In determining whether substantial evidence exists, the reviewing court must examine the evidence in the record as a whole and “must ‘take into account whatever in the record fairly detracts from its weight.'” Abbott v. Sullivan, 905 F.2d 918, 923 (6th Cir. 1990) (quoting Garner v. Heckler, 745 F.2d 383, 388 (6th Cir. 1984)). If substantial evidence is found to support the Commissioner's decision, however, the court must affirm that decision and “may not even inquire whether the record could support a decision the other way.” Barker v. Shalala, 40 F.3d 789, 794 (6th Cir. 1994) (quoting Smith v. Sec'y of Health & Human Servs., 893 F.2d 106, 108 (6th Cir. 1989)). Similarly, the court may “not try the case de novo, resolve conflicts in the evidence or decide questions of credibility.” Ulman v. Comm'r of Soc. Sec., 693 F.3d 709, 713 (6th Cir. 2012) (quoting Bass v. McMahon, 499 F.3d 506, 509 (6th Cir. 2007)). The Commissioner, not the court, is charged with the duty to weigh the evidence and to resolve material conflicts in the testimony. Walters v. Comm'r of Soc. Sec., 127 F.3d 525, 528 (6th Cir. 1997); Crum v. Sullivan, 921 F.2d 642, 644 (6th Cir. 1990); Prater v. Comm'r of Soc. Sec., No. 114CV01221STATMP, 2017 WL 2929479, at *1 (W.D. Tenn. July 10, 2017).

         B. The Five-Step Analysis

         The Act defines disability as the “inability to engage in any substantial gainful activity by reason of any medically determinable physical or mental impairment which can be expected to result in death or which has lasted or can be expected to last for a continuous period of not less than 12 months.” 42 U.S.C. § 423(d)(1). Additionally, section 423(d)(2) of the Act states,

An individual shall be determined to be under a disability only if his physical or mental impairment or impairments are of such severity that he is not only unable to do his previous work but cannot, considering his age, education, and work experience, engage in any other kind of substantial gainful work which exists in the national economy, regardless of whether such work exists in the immediate area in which he lives, or whether a specific job vacancy exists for him, or whether he would be hired if he applied for work. For purposes of the preceding sentence (with respect to any individual), “work which exists in the national economy” means work which exists in significant No. either in the region where such individual lives or in several regions of the country.

         Under the Act, the claimant bears the ultimate burden of establishing an entitlement to benefits. Oliver v. Comm'r of Soc. Sec., 415 Fed.Appx. 681, 682 (6th Cir. 2011). The initial burden is on the claimants to prove they have a disability as defined by the Act. Siebert v. Comm'r of Soc. Sec., 105 Fed.Appx. 744, 746 (6th Cir. 2004) (citing Walters, 127 F.3d at 529); see also Born v. Sec'y of Health & Human Servs., 923 F.2d 1168, 1173 (6th Cir. 1990). If the claimant is able to do so, the burden then shifts to the Commissioner to demonstrate the existence of available employment compatible with the claimant's disability and background. Born, 923 F.2d at 1173; see also Griffith v. Comm'r of Soc. Sec., 582 Fed.Appx. 555, 559 (6th Cir. 2014).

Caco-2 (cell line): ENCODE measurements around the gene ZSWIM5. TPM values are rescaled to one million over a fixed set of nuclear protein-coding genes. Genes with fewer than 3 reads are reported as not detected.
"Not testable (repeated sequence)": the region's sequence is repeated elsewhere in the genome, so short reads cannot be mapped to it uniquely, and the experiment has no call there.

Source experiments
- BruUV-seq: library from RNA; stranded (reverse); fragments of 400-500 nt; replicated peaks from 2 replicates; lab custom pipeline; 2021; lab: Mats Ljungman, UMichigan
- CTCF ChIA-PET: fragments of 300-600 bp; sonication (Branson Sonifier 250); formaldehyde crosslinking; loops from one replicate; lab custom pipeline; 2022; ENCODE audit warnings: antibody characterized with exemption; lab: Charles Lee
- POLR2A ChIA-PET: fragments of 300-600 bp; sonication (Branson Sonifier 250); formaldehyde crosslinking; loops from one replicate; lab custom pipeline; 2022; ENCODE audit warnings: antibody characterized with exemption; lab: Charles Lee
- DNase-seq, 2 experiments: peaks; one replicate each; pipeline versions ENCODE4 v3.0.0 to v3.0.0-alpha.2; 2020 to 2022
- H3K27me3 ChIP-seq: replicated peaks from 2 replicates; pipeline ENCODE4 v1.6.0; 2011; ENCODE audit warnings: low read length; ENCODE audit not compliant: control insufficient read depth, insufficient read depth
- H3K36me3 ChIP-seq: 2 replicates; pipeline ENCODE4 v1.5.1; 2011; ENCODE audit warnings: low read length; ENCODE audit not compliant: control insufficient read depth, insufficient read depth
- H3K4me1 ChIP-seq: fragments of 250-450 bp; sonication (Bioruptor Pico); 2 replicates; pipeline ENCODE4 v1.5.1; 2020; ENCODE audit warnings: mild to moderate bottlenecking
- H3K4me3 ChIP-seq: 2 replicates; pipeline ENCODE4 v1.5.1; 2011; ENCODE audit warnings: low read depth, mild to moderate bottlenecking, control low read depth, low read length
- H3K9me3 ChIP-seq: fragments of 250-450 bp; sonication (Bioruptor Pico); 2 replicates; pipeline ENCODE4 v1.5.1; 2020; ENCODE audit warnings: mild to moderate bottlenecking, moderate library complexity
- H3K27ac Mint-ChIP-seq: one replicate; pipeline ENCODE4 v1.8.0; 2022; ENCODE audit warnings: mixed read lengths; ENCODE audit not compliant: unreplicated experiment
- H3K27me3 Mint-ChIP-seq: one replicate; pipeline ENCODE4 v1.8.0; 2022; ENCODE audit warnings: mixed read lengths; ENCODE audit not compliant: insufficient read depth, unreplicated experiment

Entitlement to social security benefits is determined by a five-step sequential analysis set forth in the Social Security Regulations. See 20 C.F.R. §§ 404.1520, 416.920. First, the claimant must not be engaged in substantial gainful activity. See 20 C.F.R. §§ 404.1520(b), 416.920(b). Second, a finding must be made that the claimant suffers from a severe impairment. 20 C.F.R. §§ 404.1520(a)(4)(ii), 416.920(a)(5)(ii). In the third step, the ALJ determines whether the impairment meets or equals the severity criteria set forth in the Listing of Impairments contained in the Social Security Regulations. See 20 C.F.R. §§ 404.1520(d), 404.1525, 404.1526, 416.920(d). If the impairment satisfies the criteria for a listed impairment, the claimant is considered to be disabled. On the other hand, if the claimant's impairment does not meet or equal a listed impairment, the ALJ must undertake the fourth step in the analysis and determine whether the claimant has the RFC to return to any past relevant work. See 20 C.F.R. §§ 404.1520(a)(4)(iv), (e), 416.920(a)(4)(iv). If the ALJ determines that the claimant can return to past relevant work, then a finding of not disabled must be entered. Id. But if the ALJ finds the claimant unable to perform past relevant work, then at the fifth step the ALJ must ...